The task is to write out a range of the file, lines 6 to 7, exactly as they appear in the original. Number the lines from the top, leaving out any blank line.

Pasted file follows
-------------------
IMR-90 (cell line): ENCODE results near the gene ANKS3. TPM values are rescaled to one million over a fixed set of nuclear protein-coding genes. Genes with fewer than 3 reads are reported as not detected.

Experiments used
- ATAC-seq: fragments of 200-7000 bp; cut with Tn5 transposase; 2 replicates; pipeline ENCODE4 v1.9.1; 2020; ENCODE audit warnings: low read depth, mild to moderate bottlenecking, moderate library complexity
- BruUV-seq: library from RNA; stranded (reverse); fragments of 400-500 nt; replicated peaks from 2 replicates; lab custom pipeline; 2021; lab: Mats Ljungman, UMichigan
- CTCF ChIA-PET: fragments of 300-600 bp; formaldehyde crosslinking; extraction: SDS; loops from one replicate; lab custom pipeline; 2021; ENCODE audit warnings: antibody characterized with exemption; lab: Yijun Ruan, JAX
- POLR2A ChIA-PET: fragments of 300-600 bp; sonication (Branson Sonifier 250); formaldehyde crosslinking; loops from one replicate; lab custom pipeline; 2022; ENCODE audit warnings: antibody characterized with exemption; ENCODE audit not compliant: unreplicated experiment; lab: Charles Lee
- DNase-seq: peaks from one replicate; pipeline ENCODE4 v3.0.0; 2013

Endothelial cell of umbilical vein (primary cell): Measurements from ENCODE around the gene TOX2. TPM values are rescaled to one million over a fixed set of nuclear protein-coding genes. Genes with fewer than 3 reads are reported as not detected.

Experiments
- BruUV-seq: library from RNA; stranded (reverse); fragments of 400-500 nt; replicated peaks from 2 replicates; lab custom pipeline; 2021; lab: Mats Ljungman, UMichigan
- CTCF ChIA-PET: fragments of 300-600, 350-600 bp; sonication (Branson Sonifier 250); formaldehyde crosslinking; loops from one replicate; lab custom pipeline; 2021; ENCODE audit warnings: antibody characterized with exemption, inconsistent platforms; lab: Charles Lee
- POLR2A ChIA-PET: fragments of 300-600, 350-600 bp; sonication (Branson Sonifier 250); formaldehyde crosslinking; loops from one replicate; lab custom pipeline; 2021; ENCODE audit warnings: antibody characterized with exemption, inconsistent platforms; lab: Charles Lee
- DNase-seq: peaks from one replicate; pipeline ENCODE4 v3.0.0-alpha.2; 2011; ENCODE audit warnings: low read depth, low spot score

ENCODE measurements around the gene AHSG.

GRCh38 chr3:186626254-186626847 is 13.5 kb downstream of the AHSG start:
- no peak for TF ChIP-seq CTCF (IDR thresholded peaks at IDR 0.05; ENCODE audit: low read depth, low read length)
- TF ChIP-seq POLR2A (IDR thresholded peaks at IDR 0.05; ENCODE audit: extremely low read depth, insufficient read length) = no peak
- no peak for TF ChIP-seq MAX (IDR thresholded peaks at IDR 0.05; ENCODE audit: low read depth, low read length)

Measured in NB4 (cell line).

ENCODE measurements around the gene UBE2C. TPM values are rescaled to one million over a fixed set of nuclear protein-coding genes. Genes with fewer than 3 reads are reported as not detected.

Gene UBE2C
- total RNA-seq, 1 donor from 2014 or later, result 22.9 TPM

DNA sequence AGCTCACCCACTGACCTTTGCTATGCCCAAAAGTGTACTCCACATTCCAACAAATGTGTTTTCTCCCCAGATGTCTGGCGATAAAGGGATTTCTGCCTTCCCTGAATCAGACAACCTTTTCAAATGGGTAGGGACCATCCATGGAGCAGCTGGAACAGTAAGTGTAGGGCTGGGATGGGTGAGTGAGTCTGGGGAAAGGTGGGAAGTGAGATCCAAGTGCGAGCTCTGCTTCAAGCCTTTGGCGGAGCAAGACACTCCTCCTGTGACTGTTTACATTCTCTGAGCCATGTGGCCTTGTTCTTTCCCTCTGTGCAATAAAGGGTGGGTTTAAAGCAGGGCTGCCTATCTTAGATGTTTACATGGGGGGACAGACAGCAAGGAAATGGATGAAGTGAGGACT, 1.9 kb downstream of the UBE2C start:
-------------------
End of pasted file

- POLR2A ChIA-PET: fragments of 300-600 bp; sonication (Branson Sonifier 250); formaldehyde crosslinking; loops from one replicate; lab custom pipeline; 2022; ENCODE audit warnings: antibody characterized with exemption; ENCODE audit not compliant: unreplicated experiment; lab: Charles Lee
- DNase-seq: peaks from one replicate; pipeline ENCODE4 v3.0.0; 2013